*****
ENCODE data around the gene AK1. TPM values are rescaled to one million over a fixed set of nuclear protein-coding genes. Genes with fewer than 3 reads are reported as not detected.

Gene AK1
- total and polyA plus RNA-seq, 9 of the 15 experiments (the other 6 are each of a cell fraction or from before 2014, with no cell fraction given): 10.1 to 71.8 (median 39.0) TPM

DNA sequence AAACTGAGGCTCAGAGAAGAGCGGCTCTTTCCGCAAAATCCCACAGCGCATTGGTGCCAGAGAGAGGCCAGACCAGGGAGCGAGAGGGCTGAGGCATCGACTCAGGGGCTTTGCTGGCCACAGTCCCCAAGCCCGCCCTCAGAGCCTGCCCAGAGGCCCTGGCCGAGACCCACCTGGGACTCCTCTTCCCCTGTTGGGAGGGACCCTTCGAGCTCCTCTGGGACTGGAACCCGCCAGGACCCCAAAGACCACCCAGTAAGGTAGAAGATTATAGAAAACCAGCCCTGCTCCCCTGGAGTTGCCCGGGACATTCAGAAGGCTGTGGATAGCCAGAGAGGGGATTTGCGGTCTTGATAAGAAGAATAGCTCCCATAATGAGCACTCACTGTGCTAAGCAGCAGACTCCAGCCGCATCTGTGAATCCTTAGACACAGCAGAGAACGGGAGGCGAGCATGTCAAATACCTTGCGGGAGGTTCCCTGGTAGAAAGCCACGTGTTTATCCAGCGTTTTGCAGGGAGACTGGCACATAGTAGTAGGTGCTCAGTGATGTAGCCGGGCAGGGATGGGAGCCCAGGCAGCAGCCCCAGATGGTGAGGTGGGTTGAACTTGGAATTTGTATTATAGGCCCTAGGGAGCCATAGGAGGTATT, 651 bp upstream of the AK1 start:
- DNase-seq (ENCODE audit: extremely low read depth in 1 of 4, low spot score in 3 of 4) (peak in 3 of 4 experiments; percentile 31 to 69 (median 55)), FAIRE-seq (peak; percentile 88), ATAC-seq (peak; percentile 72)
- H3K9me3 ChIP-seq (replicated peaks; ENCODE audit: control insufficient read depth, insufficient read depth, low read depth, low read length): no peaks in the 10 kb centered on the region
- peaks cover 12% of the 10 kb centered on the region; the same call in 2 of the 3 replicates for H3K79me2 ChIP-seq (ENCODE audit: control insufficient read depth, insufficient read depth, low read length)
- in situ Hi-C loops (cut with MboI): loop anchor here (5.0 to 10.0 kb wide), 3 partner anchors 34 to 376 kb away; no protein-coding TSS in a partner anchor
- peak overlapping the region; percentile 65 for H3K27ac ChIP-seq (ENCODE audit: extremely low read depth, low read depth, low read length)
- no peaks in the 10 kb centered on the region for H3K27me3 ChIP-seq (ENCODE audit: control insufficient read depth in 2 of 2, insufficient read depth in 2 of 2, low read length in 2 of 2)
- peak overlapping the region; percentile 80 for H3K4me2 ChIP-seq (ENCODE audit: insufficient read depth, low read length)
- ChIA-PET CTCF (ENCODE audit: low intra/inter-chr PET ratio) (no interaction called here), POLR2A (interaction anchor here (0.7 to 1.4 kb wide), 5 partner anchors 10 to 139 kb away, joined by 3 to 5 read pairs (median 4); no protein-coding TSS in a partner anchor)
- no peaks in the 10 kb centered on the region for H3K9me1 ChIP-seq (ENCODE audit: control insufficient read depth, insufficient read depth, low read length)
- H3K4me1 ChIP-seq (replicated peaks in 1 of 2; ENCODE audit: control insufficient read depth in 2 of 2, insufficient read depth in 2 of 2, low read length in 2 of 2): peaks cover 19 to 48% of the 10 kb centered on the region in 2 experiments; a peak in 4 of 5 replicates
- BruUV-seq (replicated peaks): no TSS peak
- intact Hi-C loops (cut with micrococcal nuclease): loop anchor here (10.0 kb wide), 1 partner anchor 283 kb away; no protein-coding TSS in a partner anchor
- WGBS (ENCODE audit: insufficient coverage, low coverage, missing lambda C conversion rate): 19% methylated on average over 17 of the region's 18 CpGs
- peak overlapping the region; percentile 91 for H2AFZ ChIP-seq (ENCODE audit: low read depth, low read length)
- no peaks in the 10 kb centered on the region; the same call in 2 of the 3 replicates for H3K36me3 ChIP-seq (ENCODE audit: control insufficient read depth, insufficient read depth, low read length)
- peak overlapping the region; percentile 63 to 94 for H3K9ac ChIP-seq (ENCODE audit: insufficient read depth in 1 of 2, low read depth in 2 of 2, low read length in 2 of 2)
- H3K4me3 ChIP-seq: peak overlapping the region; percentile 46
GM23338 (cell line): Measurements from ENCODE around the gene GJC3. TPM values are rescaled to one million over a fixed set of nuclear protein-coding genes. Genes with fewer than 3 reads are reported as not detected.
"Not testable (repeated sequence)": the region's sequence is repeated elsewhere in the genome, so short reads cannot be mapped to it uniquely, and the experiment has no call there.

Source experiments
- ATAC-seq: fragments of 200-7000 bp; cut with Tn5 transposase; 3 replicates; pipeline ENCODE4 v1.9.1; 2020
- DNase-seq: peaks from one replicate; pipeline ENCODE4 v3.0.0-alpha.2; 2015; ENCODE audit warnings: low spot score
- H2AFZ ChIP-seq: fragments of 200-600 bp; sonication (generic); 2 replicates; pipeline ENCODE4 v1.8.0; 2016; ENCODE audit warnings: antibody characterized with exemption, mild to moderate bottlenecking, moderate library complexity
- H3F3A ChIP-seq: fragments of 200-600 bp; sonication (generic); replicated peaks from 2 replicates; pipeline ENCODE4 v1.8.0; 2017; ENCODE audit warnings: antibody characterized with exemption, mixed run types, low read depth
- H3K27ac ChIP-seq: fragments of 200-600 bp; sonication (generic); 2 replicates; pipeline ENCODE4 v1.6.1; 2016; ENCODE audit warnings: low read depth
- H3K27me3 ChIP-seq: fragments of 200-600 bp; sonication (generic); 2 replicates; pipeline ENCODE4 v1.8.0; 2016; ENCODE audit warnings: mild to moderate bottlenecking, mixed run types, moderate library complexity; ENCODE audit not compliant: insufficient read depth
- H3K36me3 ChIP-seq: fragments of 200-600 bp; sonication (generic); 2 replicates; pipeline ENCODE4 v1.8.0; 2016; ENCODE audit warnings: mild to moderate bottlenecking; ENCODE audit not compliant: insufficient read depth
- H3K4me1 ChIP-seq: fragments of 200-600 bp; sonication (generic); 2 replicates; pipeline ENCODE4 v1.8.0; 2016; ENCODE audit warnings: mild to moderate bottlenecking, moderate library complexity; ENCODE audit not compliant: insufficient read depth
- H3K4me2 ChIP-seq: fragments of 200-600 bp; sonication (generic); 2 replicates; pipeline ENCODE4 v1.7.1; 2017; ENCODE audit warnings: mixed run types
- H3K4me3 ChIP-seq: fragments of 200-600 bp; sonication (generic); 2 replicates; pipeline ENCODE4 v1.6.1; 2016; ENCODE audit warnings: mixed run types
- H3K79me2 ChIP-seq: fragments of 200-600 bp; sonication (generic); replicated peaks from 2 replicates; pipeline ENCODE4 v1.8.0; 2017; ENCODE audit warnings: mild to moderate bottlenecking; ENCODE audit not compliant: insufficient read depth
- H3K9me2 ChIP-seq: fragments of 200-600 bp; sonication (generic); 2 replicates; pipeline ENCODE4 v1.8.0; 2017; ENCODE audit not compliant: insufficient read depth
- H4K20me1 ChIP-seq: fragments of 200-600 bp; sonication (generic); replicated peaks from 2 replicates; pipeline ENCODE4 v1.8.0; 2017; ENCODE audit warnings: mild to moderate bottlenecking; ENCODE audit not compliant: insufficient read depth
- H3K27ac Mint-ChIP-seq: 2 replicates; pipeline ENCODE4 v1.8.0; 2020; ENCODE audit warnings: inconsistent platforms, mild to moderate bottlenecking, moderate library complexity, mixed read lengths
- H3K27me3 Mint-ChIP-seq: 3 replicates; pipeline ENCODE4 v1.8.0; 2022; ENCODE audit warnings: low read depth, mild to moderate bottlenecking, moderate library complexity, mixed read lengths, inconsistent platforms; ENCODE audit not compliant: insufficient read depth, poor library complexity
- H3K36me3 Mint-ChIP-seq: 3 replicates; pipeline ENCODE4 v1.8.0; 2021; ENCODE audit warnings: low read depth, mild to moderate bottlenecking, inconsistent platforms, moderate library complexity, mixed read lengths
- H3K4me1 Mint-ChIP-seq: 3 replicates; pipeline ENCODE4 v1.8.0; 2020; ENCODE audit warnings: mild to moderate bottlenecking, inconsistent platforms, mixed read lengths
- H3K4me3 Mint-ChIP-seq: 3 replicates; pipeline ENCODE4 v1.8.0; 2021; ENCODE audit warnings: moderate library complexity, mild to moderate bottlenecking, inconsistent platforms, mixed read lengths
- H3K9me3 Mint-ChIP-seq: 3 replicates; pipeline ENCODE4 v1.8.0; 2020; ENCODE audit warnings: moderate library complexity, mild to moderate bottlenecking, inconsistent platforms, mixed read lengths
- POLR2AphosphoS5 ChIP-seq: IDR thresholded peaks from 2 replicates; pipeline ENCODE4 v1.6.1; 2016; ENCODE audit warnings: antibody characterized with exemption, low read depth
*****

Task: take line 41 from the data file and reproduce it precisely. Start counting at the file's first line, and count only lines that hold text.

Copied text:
- H3K4me1 Mint-ChIP-seq: 3 replicates; pipeline ENCODE4 v1.8.0; 2020; ENCODE audit warnings: mild to moderate bottlenecking, inconsistent platforms, mixed read lengths